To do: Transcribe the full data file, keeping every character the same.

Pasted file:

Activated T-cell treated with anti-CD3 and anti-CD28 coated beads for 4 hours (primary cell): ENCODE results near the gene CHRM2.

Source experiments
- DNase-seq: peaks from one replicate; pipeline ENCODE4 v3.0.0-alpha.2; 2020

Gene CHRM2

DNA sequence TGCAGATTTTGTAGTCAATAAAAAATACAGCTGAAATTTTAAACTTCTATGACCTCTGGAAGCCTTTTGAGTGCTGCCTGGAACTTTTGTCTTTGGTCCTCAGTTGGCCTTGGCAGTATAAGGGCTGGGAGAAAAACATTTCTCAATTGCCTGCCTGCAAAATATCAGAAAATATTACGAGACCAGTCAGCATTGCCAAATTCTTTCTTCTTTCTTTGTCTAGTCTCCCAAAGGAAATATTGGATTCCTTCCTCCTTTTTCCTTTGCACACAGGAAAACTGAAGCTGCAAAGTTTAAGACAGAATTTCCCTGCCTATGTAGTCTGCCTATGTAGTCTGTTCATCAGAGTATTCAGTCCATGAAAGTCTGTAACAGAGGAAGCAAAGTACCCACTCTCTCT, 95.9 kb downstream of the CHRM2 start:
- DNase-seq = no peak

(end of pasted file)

Activated T-cell treated with anti-CD3 and anti-CD28 coated beads for 4 hours (primary cell): ENCODE results near the gene CHRM2.

Source experiments
- DNase-seq: peaks from one replicate; pipeline ENCODE4 v3.0.0-alpha.2; 2020

Gene CHRM2

DNA sequence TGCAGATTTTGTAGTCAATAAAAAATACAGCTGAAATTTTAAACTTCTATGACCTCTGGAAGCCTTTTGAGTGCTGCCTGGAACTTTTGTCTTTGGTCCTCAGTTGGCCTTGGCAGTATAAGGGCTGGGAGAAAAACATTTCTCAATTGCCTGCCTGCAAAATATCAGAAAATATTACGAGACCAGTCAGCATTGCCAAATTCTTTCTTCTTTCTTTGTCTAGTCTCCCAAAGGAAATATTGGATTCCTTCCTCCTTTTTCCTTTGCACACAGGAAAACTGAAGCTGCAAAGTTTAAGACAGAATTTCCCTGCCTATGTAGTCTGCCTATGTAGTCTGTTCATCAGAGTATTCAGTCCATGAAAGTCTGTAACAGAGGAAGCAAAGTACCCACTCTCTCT, 95.9 kb downstream of the CHRM2 start:
- DNase-seq = no peak